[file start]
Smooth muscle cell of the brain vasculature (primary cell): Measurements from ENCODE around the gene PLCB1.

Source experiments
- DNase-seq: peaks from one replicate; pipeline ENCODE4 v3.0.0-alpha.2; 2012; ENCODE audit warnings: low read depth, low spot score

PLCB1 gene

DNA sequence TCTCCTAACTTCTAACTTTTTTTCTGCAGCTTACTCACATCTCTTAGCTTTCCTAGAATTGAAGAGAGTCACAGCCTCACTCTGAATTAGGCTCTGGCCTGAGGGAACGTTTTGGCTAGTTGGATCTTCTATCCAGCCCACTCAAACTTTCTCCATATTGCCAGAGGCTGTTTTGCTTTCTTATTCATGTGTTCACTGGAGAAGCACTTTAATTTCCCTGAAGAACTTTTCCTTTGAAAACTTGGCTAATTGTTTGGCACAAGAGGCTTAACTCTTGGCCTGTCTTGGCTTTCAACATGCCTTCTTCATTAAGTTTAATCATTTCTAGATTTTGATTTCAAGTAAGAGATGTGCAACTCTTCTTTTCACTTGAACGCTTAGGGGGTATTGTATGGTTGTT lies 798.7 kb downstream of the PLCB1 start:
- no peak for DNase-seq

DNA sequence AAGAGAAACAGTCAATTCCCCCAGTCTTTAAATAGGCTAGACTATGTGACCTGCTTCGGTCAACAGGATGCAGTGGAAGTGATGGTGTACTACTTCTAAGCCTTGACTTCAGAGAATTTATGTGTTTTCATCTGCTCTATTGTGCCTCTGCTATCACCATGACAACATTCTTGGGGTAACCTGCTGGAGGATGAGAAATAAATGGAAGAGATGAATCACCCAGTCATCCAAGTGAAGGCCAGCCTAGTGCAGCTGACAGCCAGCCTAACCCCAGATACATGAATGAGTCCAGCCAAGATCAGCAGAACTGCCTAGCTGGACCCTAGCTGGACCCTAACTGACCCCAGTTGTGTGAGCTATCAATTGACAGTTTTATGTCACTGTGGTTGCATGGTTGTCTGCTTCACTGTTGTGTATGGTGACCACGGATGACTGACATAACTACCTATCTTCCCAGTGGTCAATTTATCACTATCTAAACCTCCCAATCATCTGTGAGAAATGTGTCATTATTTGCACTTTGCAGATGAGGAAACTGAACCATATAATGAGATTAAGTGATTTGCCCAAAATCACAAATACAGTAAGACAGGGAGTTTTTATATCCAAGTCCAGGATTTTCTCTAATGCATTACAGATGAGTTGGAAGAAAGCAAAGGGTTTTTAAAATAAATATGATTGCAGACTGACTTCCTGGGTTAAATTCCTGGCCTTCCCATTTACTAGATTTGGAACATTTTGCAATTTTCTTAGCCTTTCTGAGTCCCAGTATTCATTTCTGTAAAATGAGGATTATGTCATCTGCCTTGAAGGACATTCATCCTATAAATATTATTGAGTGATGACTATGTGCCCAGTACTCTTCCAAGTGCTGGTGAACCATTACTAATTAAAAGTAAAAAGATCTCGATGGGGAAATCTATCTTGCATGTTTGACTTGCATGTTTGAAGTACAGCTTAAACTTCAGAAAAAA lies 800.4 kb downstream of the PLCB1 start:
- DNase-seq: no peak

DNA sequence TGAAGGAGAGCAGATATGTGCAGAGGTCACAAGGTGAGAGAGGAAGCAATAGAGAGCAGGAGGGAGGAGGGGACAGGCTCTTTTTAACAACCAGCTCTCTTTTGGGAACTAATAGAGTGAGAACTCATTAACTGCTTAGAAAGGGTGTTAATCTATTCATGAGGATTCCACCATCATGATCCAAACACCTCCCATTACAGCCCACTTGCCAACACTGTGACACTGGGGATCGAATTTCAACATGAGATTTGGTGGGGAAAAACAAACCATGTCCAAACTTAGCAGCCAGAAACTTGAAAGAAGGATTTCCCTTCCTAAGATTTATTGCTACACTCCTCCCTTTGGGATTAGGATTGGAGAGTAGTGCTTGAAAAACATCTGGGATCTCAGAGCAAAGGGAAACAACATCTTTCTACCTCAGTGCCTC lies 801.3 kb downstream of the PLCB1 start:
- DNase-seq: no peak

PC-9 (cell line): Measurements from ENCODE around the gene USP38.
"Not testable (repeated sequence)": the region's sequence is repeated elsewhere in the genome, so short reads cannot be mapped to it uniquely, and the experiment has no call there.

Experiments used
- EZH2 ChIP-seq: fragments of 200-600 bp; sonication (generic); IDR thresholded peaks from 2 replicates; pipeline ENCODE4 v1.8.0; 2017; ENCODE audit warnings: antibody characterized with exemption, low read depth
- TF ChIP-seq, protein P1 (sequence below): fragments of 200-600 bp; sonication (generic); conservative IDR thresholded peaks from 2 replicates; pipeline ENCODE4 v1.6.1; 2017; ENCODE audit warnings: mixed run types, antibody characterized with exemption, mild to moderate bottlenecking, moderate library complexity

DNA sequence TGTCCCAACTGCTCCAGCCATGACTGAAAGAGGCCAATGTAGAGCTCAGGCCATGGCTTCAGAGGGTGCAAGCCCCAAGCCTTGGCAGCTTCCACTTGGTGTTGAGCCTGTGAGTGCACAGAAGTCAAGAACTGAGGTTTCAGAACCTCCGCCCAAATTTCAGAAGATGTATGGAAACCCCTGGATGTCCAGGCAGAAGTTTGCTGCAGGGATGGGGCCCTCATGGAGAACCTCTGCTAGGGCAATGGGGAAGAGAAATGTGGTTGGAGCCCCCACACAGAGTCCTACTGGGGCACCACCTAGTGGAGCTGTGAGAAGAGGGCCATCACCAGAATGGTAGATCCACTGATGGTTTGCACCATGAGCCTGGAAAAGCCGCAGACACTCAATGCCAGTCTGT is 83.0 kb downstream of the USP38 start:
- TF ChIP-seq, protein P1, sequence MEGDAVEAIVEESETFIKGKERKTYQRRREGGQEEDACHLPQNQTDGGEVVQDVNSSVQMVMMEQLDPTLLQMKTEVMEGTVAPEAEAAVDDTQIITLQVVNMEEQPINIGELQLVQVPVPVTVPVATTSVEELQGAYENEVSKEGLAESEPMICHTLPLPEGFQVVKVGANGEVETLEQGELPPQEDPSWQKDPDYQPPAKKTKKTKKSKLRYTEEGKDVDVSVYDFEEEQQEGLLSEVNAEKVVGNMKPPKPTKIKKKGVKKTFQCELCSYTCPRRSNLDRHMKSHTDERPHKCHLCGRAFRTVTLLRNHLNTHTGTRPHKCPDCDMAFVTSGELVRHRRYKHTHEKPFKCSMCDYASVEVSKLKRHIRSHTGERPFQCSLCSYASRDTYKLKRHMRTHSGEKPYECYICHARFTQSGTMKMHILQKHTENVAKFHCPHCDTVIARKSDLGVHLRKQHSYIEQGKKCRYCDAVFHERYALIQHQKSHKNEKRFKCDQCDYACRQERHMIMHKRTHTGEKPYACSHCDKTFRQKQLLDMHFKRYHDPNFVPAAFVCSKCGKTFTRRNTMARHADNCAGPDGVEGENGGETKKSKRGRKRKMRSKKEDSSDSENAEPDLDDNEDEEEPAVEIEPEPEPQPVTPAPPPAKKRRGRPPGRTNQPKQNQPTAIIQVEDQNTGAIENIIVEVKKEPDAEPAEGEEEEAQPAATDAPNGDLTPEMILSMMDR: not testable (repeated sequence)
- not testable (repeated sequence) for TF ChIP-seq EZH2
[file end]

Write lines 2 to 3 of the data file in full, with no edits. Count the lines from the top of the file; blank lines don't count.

Source experiments
- DNase-seq: peaks from one replicate; pipeline ENCODE4 v3.0.0-alpha.2; 2012; ENCODE audit warnings: low read depth, low spot score